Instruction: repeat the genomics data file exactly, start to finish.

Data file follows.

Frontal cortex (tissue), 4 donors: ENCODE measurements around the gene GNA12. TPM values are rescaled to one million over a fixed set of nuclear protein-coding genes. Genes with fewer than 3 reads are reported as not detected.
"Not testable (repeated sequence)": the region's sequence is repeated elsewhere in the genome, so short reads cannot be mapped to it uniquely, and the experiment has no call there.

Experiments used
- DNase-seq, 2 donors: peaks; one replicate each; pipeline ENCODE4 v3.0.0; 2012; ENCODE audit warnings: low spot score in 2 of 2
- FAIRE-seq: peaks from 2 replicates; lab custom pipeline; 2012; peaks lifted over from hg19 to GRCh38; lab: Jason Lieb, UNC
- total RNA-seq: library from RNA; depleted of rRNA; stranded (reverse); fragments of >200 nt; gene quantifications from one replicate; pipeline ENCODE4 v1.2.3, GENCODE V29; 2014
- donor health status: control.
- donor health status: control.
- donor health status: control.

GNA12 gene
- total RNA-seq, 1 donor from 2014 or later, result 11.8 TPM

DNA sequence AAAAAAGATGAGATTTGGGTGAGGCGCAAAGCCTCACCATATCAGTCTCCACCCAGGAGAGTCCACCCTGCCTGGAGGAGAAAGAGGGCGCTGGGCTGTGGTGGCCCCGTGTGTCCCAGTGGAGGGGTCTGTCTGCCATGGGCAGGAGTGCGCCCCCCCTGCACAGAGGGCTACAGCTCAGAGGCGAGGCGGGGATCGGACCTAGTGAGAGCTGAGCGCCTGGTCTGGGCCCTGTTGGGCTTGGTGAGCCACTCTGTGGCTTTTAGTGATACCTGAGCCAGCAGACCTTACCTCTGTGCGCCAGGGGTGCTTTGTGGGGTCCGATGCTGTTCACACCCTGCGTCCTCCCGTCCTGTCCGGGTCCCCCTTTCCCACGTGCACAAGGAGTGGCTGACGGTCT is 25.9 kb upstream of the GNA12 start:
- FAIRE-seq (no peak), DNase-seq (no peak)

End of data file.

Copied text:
Frontal cortex (tissue), 4 donors: ENCODE measurements around the gene GNA12. TPM values are rescaled to one million over a fixed set of nuclear protein-coding genes. Genes with fewer than 3 reads are reported as not detected.
"Not testable (repeated sequence)": the region's sequence is repeated elsewhere in the genome, so short reads cannot be mapped to it uniquely, and the experiment has no call there.

Experiments used
- DNase-seq, 2 donors: peaks; one replicate each; pipeline ENCODE4 v3.0.0; 2012; ENCODE audit warnings: low spot score in 2 of 2
- FAIRE-seq: peaks from 2 replicates; lab custom pipeline; 2012; peaks lifted over from hg19 to GRCh38; lab: Jason Lieb, UNC
- total RNA-seq: library from RNA; depleted of rRNA; stranded (reverse); fragments of >200 nt; gene quantifications from one replicate; pipeline ENCODE4 v1.2.3, GENCODE V29; 2014
- donor health status: control.
- donor health status: control.
- donor health status: control.

GNA12 gene
- total RNA-seq, 1 donor from 2014 or later, result 11.8 TPM

DNA sequence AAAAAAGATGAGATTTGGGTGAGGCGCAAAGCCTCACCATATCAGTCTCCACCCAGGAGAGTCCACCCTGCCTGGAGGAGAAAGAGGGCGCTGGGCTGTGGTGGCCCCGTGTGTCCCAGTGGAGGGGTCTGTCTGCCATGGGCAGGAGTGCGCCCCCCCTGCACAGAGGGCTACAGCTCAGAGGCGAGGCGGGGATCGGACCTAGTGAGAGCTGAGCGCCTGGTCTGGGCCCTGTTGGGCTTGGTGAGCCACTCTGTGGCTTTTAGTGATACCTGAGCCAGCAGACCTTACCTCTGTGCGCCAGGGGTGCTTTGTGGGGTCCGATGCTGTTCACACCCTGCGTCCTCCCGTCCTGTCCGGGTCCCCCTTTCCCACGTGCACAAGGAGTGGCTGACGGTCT is 25.9 kb upstream of the GNA12 start:
- FAIRE-seq (no peak), DNase-seq (no peak)